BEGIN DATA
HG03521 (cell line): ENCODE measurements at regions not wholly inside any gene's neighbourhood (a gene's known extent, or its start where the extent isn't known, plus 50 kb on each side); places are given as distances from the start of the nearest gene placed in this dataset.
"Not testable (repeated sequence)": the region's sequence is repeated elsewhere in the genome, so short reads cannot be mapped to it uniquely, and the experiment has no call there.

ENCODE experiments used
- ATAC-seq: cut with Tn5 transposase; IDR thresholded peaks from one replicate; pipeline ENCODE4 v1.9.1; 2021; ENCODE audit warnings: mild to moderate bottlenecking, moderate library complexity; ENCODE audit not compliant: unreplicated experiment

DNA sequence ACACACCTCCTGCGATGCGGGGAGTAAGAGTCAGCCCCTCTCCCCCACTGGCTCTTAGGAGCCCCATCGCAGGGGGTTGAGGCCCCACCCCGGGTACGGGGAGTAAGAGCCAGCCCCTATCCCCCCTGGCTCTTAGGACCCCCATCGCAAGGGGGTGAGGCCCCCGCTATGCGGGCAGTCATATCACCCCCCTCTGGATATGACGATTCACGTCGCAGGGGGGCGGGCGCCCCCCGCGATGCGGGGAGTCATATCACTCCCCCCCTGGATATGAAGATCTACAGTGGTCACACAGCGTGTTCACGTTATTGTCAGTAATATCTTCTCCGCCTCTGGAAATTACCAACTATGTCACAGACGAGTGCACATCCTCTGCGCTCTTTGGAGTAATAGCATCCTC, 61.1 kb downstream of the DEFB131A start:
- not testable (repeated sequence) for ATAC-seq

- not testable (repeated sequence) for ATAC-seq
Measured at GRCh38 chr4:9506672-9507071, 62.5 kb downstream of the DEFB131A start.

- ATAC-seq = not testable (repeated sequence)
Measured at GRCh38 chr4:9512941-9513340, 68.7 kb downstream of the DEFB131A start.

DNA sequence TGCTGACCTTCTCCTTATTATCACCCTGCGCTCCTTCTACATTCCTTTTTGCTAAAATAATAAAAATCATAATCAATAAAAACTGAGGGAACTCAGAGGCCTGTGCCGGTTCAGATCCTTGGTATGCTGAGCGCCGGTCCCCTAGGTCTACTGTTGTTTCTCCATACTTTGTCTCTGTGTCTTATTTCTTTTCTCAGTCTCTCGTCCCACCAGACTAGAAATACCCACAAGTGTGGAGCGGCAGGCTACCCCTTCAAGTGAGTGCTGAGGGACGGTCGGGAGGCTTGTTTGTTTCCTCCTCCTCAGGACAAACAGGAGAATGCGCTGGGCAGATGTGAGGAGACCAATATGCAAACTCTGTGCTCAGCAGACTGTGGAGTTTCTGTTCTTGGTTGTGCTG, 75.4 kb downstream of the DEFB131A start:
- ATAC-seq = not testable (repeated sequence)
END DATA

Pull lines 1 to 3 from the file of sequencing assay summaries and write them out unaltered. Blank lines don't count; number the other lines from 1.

HG03521 (cell line): ENCODE measurements at regions not wholly inside any gene's neighbourhood (a gene's known extent, or its start where the extent isn't known, plus 50 kb on each side); places are given as distances from the start of the nearest gene placed in this dataset.
"Not testable (repeated sequence)": the region's sequence is repeated elsewhere in the genome, so short reads cannot be mapped to it uniquely, and the experiment has no call there.

ENCODE experiments used